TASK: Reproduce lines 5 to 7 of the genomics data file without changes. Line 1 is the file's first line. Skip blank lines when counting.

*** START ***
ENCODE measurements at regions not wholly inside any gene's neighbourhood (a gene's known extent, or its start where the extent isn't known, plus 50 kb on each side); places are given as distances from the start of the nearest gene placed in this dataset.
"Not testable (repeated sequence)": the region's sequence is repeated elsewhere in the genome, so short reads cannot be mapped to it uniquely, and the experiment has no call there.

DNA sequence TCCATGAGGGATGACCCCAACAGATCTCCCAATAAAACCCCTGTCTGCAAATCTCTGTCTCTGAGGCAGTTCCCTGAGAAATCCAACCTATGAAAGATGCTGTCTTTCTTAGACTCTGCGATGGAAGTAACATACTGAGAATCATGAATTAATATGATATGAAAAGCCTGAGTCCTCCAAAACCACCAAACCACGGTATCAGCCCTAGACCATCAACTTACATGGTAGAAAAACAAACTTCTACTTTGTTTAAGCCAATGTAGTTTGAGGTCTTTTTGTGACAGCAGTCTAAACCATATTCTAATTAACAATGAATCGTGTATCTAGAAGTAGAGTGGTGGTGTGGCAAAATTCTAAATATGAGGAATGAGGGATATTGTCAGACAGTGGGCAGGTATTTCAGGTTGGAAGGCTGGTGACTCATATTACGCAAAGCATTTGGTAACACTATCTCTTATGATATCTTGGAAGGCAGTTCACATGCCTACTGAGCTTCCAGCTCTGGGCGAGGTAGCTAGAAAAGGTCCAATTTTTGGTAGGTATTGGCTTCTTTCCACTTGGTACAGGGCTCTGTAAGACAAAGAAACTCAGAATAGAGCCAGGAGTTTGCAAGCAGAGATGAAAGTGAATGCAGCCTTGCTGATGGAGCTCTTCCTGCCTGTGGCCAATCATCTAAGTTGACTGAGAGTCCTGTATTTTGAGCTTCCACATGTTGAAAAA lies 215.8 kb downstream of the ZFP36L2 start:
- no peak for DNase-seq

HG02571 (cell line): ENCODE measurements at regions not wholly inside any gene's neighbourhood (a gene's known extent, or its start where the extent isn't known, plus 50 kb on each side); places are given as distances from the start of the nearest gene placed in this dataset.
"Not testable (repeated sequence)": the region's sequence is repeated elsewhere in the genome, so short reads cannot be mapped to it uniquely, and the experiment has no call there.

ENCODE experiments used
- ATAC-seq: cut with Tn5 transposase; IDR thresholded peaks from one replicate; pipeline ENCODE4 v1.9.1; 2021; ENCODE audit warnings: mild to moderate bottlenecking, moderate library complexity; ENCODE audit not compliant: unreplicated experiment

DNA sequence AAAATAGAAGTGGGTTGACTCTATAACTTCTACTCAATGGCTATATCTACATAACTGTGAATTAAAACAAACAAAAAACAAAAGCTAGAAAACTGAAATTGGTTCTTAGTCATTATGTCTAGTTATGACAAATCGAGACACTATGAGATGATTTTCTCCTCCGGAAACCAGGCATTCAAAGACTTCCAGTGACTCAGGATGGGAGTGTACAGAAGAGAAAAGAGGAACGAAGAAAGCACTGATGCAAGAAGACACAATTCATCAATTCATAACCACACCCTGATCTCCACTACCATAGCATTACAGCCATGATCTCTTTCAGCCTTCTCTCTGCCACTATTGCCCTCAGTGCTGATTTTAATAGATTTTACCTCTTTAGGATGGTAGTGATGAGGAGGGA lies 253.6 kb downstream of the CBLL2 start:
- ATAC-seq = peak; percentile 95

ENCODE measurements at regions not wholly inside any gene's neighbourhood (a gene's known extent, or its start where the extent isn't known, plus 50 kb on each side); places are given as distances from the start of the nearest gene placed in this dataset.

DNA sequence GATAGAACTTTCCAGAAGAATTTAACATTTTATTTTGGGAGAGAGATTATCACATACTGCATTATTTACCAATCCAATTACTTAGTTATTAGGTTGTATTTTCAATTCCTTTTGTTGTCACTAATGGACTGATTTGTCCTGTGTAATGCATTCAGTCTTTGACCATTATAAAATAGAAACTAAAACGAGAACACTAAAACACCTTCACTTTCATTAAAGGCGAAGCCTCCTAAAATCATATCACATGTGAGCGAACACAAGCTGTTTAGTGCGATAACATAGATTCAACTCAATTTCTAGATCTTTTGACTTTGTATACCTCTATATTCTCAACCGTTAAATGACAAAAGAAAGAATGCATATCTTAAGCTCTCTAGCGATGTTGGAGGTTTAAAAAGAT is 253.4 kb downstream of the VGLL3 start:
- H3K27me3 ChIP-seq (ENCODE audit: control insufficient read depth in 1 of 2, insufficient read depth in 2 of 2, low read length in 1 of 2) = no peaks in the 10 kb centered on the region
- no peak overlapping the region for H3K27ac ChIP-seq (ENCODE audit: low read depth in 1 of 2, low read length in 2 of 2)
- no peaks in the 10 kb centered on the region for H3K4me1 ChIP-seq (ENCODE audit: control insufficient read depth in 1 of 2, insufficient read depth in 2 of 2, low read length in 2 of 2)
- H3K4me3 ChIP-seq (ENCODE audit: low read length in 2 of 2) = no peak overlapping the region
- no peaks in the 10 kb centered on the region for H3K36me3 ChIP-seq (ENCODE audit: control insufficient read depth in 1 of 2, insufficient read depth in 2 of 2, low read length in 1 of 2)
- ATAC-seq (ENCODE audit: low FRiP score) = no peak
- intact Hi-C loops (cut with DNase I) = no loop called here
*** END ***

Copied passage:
HG02571 (cell line): ENCODE measurements at regions not wholly inside any gene's neighbourhood (a gene's known extent, or its start where the extent isn't known, plus 50 kb on each side); places are given as distances from the start of the nearest gene placed in this dataset.
"Not testable (repeated sequence)": the region's sequence is repeated elsewhere in the genome, so short reads cannot be mapped to it uniquely, and the experiment has no call there.

ENCODE experiments used